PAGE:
NEW HOPE INTERNATIONAL REVIEW

An independent small press poetry review

NHI independent review
RON WOOLLARD: POPPIES, PEOPLE AND PLACES
Kingston Poets Press
29 Kelvin Grove
Hook
Chessington
Surrey
KT9 1DP
UK
ISBN 0 9535622 0 4
4.50

RON WOOLLARD: SWEEPING UP THE STARS
Hub Editions
Longholm
East Bank
Wingland
Sutton Bridge
Spalding
Lincs
PE12 9YS
UK
www
NHI review home page
FAQ page
Notes for Publishers

book reviews
anthologies
magazines
other media

Web design by Gerald England
This page last updated: 11th December 2007.
RON WOOLLARD: POPPIES, PEOPLE AND PLACES

Ron, Chairman of the Kingston Poets has had many of his poems published by mid-road magazines and presses. He is also a lover of haiku, as many poems here show. He is not short of ideas and presents a fair poem, I missed perhaps dramatic incisiveness to stir me but others might search and find value and excellence in a few well presented subjects nestling among the more mediocre.

I was thinking of BITTER WINTER, a well felt poem of death in a cold flat; and METAMORPHOSIS, contrasting soldiers' feelings in a jungle environment followed by the magic of a sunlit beach and then another change of mood as a rotting pig is found. Maybe the jungle was better, at least it was neutral. We follow them to beach in lines which have a workmanlike cadence:

	We came out from jungle by the estuary
	knee deep in river ooze, faces grey, cursing the leeches
	and burning them off one by one with butt ends.
	Bursting through the last trees by the shore
	we saw a sight like theatre when the lights go up,
	sun blazing down on a beach gold as Oz
	licked by a sapphire sea, a painted paradise.

reviewer: Eric Ratcliffe.
RON WOOLLARD: SWEEPING UP THE STARS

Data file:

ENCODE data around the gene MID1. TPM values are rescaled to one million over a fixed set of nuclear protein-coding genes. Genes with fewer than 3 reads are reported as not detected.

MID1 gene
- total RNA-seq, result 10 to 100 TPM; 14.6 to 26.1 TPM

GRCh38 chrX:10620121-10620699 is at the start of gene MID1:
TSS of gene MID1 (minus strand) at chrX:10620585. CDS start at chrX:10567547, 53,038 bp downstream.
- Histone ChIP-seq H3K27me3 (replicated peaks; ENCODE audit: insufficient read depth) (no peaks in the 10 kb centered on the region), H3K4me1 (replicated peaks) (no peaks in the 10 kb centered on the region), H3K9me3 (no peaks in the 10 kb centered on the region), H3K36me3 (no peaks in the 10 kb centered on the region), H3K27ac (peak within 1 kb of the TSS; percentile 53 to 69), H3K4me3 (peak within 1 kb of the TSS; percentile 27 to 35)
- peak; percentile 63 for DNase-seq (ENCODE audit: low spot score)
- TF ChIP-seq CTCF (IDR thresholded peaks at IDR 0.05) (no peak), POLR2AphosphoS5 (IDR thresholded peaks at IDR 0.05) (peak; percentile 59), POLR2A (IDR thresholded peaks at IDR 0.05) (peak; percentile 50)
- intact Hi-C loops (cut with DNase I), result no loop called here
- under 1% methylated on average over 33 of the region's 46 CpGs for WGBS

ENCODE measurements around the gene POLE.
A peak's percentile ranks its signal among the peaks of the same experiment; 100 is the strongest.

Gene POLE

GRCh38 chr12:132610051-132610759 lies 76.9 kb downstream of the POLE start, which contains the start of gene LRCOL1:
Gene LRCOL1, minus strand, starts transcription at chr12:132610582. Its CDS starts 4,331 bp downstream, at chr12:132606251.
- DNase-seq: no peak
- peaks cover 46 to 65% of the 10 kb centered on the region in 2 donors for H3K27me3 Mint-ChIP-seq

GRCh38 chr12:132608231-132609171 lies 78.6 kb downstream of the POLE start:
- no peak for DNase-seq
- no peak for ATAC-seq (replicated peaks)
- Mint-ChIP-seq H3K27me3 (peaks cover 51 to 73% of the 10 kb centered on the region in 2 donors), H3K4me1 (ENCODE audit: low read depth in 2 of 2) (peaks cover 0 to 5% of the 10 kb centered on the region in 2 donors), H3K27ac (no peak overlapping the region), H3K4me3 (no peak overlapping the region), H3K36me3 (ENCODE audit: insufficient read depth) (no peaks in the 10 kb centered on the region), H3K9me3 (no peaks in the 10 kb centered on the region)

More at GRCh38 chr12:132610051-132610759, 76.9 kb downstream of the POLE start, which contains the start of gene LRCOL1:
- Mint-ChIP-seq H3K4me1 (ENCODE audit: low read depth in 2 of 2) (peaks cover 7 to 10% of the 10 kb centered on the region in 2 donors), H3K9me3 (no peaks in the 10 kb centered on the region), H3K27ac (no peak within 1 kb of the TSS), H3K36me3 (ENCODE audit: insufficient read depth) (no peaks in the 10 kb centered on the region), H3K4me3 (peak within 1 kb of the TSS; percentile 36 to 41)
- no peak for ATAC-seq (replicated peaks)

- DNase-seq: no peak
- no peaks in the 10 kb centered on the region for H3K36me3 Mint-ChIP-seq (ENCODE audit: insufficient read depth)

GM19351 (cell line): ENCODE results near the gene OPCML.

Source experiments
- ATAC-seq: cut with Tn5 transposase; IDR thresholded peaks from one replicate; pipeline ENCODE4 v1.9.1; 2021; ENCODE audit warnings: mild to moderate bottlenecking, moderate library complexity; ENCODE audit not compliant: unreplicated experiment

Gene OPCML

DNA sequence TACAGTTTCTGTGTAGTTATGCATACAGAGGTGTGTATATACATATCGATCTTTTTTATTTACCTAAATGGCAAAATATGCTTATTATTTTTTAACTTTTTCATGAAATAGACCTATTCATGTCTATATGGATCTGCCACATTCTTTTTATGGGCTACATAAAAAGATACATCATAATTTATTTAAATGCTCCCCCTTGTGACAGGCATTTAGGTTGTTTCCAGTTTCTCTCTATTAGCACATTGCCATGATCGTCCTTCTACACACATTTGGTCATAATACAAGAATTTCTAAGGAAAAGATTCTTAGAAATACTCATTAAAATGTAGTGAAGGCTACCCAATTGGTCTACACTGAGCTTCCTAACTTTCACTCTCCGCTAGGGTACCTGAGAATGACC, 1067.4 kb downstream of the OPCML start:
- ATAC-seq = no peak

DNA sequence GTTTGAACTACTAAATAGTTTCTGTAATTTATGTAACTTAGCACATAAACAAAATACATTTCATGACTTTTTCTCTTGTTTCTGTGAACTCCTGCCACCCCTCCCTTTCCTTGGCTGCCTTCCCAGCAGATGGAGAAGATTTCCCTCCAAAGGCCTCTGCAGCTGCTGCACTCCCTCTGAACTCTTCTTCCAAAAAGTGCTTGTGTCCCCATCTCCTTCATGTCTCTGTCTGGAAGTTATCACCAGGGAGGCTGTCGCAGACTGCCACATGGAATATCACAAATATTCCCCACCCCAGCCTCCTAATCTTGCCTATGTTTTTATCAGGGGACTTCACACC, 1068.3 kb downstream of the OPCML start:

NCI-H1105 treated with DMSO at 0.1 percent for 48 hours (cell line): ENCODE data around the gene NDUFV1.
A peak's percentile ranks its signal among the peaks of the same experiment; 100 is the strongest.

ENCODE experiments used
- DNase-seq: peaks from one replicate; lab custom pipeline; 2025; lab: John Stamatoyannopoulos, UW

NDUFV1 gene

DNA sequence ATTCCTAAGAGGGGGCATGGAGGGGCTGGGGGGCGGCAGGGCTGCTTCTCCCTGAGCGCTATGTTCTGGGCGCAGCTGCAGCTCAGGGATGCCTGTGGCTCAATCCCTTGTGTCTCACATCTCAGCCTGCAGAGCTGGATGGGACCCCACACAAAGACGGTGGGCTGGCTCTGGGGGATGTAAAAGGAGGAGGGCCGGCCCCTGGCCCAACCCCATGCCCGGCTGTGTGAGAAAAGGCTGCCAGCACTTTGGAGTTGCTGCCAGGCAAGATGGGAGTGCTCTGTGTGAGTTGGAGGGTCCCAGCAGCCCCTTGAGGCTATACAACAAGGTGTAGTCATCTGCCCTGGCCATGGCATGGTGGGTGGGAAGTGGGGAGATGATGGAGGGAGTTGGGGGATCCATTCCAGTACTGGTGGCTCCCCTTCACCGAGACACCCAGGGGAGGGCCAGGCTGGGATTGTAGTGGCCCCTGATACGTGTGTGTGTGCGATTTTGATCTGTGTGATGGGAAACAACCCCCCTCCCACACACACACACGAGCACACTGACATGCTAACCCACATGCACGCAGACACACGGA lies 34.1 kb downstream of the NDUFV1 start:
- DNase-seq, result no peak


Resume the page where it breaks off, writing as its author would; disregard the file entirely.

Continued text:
The poet launches his sixty seven pages with what is a rather ambitious longer poem that begins with the creation of the universe,

	time began with a disturbance,
	a ripple, spreading outwards like fire,
and, a stanza later, reassuringly homes in on the non cataclysmic call of the night-jar and the nightingale
		... shyly singing,
	heard, but not seen, by moonlight.
Having created his world, Mr Woollard focuses his haiku eye on a myriad of Arcadian and seasonal images; divided into sections THE GARDEN, THE HILLS, THE SPINNING EARTH and REMEMBERING each section is introduced and ended by a longer poem. There is a haiku to catch the reader's eye on every page. Many of Mr Woollard's poems are tinged with subtle regret a longing to hold on to the past:
	oblivious to time
	the children in the garden
	how fast their shadows grow

		after the walk
		only the scent of lavender
		keeps returning
His humour too has a gentle poignancy:
	the footpath divides...
	we go our separate ways
	so we can meet again

		old pines creaking
		I pause for breath
		halfway up the hill
And he can surprise us with quiet dexterity:
	on my lap
	the old cat stretches
	as the fire purrs
Mr Woollard, in his nine years of haiku writing, has not pushed at the boundaries of what is generally accepted as English language haiku. Those readers wishing for subject matter that is polemical, socially radical or, dare I say it, 'surreal', will be disappointed. If, on the other hand, readers wish to be charmed, made pleasantly sad by delicate, perceptive images, then this delightful little collection is for them.

SWEEPING UP THE STARS has been beautifully produced by Hub Editions.

reviewer: Michael Bangerter.